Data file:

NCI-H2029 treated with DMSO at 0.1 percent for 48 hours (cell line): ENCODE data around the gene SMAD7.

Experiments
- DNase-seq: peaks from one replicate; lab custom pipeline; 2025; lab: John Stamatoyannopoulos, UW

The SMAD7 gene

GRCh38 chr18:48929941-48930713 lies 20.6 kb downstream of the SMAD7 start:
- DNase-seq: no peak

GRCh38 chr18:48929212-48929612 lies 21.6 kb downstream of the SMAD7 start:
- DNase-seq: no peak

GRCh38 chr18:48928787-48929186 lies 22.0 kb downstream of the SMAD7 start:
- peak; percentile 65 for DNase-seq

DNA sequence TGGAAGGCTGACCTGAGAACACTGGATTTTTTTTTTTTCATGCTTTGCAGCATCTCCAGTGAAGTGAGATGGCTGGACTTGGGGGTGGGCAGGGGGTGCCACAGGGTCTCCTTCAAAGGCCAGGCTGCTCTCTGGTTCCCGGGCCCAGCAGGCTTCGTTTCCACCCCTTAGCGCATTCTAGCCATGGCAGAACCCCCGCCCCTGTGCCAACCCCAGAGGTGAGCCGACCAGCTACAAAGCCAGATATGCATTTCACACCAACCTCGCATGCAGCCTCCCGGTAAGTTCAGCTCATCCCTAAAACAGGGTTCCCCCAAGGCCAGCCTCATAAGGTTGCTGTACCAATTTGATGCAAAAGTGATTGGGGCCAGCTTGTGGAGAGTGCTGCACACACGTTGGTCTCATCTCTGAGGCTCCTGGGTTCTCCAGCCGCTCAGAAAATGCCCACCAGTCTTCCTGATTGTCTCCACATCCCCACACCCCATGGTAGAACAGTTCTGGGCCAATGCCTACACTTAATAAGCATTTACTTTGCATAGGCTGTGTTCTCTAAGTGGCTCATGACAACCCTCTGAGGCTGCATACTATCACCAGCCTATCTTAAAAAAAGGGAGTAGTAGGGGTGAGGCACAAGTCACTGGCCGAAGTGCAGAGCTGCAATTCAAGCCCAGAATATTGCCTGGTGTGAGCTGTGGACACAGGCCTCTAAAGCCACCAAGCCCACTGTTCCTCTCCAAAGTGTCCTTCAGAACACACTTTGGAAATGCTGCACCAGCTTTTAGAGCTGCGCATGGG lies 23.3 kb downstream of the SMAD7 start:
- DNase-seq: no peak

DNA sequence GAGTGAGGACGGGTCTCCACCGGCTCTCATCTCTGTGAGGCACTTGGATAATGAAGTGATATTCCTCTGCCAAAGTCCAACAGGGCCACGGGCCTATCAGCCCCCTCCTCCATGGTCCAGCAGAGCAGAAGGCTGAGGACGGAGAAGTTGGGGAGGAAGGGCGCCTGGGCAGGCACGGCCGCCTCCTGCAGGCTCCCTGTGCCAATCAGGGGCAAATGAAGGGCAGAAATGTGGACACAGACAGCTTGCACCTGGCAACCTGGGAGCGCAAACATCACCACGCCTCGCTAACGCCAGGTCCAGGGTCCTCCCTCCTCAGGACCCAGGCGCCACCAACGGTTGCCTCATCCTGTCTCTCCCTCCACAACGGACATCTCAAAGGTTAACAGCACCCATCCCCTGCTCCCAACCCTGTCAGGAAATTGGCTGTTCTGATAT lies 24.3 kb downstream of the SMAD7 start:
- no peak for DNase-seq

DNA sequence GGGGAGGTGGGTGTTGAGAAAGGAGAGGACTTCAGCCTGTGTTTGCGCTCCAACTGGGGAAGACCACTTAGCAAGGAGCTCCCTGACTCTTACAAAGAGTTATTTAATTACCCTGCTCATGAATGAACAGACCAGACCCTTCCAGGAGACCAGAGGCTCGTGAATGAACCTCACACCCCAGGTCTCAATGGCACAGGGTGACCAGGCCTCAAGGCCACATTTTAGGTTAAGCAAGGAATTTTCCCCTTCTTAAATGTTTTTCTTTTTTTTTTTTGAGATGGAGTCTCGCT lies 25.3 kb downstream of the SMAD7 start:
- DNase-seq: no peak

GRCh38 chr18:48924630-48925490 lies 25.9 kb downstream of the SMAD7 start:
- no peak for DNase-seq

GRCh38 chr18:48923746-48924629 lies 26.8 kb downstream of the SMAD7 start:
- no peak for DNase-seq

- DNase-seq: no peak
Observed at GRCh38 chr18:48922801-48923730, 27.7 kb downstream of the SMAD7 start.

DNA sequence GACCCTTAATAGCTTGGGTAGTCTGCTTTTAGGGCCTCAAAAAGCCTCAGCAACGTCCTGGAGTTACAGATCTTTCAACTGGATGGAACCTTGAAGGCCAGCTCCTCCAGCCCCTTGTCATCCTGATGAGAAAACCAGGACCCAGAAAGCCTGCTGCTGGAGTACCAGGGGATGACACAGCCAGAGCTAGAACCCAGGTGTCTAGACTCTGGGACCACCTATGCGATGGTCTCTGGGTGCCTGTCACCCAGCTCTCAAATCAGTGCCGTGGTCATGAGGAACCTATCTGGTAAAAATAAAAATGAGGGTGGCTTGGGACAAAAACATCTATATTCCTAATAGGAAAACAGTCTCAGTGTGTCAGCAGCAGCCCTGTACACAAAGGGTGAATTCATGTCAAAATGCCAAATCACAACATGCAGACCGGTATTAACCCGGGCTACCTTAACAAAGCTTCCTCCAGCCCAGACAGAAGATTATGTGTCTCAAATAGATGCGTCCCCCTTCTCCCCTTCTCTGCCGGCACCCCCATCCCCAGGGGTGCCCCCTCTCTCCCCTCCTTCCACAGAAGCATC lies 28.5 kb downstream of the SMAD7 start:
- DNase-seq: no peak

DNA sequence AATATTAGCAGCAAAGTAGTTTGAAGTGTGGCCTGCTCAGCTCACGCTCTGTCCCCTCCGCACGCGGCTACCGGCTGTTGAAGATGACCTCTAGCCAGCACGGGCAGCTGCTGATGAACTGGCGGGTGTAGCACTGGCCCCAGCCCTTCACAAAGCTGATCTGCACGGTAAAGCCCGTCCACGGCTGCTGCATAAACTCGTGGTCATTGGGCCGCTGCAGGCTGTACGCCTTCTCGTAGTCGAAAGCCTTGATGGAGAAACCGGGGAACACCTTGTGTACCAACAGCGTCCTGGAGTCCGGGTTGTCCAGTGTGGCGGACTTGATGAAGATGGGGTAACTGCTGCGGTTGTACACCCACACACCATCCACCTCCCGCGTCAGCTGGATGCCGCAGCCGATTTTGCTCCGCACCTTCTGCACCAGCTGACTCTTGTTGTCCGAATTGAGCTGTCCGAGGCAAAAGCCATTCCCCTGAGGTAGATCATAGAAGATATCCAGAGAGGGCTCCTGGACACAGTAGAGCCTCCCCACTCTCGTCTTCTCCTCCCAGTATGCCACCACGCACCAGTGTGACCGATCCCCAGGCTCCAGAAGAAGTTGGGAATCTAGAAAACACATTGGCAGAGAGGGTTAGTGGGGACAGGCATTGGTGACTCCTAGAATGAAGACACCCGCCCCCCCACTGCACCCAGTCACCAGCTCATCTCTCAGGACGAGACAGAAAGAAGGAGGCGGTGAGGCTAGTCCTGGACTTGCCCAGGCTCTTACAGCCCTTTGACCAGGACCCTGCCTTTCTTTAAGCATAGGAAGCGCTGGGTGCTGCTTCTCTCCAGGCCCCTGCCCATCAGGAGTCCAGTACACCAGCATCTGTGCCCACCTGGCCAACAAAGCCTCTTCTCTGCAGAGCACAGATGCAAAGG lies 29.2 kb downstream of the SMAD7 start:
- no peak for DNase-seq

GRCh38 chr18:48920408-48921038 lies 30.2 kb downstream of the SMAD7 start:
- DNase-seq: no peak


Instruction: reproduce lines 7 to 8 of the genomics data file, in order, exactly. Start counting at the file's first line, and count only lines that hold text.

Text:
GRCh38 chr18:48929212-48929612 lies 21.6 kb downstream of the SMAD7 start:
- DNase-seq: no peak